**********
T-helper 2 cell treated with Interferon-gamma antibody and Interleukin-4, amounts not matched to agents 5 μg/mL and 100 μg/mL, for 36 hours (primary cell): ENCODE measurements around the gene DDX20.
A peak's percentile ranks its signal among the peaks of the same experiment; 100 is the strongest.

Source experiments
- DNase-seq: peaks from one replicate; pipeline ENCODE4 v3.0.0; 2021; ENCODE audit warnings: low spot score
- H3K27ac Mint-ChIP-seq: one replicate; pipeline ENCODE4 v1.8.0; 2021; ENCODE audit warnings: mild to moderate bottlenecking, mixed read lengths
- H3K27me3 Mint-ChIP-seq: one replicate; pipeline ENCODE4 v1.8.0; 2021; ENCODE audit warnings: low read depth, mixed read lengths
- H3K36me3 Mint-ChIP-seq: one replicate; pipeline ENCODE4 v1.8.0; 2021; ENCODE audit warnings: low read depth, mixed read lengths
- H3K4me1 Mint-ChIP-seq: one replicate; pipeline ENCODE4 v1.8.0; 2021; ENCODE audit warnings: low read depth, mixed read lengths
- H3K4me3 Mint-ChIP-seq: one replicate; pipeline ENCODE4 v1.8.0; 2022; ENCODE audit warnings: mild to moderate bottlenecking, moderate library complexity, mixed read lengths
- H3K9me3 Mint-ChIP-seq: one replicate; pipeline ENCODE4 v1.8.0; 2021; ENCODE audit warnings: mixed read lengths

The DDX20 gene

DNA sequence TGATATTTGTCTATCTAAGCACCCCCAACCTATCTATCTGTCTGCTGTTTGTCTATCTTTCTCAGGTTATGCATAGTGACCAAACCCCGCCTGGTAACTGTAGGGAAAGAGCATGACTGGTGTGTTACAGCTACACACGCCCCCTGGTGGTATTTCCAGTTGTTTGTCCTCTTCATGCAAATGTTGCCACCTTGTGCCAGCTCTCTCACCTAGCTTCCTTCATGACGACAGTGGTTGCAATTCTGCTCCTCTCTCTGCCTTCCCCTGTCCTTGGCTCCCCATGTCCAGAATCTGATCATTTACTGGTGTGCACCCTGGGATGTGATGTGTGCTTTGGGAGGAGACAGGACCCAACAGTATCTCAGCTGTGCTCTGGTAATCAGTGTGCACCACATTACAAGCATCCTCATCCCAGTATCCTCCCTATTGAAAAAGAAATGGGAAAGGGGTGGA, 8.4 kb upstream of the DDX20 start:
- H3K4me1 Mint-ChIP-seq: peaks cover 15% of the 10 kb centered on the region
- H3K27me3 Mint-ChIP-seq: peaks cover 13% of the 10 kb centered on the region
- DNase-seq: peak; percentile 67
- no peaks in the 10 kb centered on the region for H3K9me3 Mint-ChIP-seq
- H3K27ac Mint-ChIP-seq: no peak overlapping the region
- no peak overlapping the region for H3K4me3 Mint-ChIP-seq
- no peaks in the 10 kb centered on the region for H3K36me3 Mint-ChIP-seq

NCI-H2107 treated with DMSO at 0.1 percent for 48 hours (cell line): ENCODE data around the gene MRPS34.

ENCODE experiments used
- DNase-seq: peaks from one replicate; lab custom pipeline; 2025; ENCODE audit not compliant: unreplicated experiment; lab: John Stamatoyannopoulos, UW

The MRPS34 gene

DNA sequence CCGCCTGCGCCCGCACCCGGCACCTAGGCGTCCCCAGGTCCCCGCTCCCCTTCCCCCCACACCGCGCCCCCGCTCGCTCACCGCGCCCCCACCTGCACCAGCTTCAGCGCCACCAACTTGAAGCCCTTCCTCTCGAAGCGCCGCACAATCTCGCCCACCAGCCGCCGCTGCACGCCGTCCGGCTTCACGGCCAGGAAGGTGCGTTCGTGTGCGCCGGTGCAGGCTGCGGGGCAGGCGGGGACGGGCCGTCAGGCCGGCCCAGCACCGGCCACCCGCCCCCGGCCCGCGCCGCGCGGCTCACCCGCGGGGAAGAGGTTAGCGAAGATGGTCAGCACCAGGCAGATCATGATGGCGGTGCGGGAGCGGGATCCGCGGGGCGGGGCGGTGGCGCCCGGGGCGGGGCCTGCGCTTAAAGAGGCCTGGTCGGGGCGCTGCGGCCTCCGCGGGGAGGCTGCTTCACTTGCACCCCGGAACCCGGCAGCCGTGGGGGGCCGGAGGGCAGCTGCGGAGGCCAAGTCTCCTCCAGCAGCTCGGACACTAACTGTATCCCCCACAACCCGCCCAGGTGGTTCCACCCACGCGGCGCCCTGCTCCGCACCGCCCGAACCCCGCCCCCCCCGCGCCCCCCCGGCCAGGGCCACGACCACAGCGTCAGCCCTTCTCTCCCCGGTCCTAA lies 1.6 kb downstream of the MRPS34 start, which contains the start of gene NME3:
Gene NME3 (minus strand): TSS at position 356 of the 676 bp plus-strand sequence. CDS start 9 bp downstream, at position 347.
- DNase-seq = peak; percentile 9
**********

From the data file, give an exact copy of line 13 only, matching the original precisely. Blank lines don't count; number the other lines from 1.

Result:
- H3K4me1 Mint-ChIP-seq: peaks cover 15% of the 10 kb centered on the region